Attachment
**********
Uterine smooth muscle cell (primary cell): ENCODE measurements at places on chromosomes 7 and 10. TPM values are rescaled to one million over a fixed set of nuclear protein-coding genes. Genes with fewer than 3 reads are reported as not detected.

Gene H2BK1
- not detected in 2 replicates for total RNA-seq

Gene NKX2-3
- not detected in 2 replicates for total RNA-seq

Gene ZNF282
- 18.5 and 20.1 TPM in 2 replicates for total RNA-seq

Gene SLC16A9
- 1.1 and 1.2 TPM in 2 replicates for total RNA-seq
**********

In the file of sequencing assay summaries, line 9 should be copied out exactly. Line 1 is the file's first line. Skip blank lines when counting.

- 1.1 and 1.2 TPM in 2 replicates for total RNA-seq